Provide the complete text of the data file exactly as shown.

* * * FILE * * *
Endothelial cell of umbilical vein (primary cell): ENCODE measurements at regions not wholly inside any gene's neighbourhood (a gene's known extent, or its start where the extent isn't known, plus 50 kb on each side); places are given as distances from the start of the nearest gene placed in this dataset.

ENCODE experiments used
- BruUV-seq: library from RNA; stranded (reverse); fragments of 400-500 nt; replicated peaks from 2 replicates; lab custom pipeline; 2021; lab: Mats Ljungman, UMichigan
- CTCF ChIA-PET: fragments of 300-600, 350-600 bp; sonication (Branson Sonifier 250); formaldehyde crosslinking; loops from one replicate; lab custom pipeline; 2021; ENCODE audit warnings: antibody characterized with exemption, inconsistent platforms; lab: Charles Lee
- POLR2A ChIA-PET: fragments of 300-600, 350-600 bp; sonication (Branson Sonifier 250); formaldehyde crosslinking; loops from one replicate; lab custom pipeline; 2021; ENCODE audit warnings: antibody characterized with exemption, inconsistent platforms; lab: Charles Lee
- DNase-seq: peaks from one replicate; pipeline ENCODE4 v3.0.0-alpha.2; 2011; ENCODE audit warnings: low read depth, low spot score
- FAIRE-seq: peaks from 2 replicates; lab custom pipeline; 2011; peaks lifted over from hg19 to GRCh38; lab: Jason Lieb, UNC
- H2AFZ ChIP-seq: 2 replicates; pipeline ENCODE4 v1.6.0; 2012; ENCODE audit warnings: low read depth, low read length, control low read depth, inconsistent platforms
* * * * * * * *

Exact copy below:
Endothelial cell of umbilical vein (primary cell): ENCODE measurements at regions not wholly inside any gene's neighbourhood (a gene's known extent, or its start where the extent isn't known, plus 50 kb on each side); places are given as distances from the start of the nearest gene placed in this dataset.

ENCODE experiments used
- BruUV-seq: library from RNA; stranded (reverse); fragments of 400-500 nt; replicated peaks from 2 replicates; lab custom pipeline; 2021; lab: Mats Ljungman, UMichigan
- CTCF ChIA-PET: fragments of 300-600, 350-600 bp; sonication (Branson Sonifier 250); formaldehyde crosslinking; loops from one replicate; lab custom pipeline; 2021; ENCODE audit warnings: antibody characterized with exemption, inconsistent platforms; lab: Charles Lee
- POLR2A ChIA-PET: fragments of 300-600, 350-600 bp; sonication (Branson Sonifier 250); formaldehyde crosslinking; loops from one replicate; lab custom pipeline; 2021; ENCODE audit warnings: antibody characterized with exemption, inconsistent platforms; lab: Charles Lee
- DNase-seq: peaks from one replicate; pipeline ENCODE4 v3.0.0-alpha.2; 2011; ENCODE audit warnings: low read depth, low spot score
- FAIRE-seq: peaks from 2 replicates; lab custom pipeline; 2011; peaks lifted over from hg19 to GRCh38; lab: Jason Lieb, UNC
- H2AFZ ChIP-seq: 2 replicates; pipeline ENCODE4 v1.6.0; 2012; ENCODE audit warnings: low read depth, low read length, control low read depth, inconsistent platforms